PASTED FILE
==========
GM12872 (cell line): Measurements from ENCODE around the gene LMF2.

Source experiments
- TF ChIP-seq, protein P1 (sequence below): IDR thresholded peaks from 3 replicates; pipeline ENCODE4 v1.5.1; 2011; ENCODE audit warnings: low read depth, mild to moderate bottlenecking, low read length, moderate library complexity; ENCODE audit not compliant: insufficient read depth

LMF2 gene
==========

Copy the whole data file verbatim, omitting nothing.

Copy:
GM12872 (cell line): Measurements from ENCODE around the gene LMF2.

Source experiments
- TF ChIP-seq, protein P1 (sequence below): IDR thresholded peaks from 3 replicates; pipeline ENCODE4 v1.5.1; 2011; ENCODE audit warnings: low read depth, mild to moderate bottlenecking, low read length, moderate library complexity; ENCODE audit not compliant: insufficient read depth

LMF2 gene